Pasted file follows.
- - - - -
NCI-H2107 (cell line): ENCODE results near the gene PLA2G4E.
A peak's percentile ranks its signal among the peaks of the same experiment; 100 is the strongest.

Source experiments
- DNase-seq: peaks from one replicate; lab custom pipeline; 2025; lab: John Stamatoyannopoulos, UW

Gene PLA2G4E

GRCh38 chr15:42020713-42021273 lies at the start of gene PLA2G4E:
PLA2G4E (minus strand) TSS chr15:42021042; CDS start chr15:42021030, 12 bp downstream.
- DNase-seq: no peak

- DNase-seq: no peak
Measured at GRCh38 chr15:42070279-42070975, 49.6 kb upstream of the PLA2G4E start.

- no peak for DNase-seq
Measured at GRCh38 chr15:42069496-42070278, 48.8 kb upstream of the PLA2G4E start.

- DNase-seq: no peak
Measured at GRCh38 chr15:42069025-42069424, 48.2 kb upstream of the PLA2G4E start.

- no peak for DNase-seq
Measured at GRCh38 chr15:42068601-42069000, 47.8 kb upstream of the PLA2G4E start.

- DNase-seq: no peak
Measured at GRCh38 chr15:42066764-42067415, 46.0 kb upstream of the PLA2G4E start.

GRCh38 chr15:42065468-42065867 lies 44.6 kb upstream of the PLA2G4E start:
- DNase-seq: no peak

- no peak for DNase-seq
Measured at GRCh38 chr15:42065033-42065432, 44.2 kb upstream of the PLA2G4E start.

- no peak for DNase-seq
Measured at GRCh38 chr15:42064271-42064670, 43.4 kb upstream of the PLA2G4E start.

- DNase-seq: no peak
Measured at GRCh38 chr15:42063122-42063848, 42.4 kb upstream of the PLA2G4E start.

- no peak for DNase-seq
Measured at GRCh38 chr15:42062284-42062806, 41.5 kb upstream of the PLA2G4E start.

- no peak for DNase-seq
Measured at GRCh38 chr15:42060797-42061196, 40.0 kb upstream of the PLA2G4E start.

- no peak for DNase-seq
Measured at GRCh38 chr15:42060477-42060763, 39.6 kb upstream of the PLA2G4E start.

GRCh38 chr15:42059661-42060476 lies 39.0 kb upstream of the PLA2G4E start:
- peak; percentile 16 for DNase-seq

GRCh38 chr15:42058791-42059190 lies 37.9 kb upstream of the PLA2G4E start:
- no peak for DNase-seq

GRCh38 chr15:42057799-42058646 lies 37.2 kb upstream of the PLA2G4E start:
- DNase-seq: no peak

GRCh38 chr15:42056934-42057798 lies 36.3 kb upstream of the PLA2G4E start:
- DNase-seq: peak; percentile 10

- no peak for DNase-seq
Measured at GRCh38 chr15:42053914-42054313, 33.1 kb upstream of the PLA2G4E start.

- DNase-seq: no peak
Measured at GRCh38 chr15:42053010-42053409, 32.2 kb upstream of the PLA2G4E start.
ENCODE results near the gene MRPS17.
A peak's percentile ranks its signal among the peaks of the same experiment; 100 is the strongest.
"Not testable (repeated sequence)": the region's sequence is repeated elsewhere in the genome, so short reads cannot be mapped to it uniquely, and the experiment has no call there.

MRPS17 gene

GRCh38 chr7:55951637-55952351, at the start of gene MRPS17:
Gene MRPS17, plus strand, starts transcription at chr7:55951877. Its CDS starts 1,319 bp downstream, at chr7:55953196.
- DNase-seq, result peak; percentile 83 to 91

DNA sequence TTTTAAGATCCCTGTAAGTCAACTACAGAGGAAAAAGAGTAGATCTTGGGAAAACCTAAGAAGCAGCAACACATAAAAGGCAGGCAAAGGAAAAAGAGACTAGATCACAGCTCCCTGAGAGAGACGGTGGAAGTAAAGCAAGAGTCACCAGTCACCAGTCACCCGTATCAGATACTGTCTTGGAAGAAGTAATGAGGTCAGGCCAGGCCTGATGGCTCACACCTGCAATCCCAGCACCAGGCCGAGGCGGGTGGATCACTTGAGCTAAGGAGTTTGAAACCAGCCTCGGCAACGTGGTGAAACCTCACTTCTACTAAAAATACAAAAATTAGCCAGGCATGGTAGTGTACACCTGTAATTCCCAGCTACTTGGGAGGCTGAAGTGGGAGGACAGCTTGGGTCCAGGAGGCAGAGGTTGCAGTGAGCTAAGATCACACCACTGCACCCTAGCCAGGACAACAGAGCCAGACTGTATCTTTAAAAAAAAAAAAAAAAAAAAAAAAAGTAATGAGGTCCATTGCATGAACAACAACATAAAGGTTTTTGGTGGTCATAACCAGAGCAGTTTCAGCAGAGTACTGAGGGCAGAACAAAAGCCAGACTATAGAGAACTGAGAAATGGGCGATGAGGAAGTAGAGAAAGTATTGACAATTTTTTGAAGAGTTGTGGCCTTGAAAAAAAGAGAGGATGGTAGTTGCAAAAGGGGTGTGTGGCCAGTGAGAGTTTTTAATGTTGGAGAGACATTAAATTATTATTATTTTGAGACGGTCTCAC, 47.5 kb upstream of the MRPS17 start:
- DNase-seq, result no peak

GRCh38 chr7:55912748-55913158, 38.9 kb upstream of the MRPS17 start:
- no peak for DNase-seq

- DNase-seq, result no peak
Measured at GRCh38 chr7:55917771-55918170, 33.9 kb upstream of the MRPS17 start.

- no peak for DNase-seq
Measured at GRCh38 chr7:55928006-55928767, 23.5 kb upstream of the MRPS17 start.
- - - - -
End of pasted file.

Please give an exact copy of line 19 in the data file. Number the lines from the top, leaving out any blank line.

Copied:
GRCh38 chr15:42065468-42065867 lies 44.6 kb upstream of the PLA2G4E start: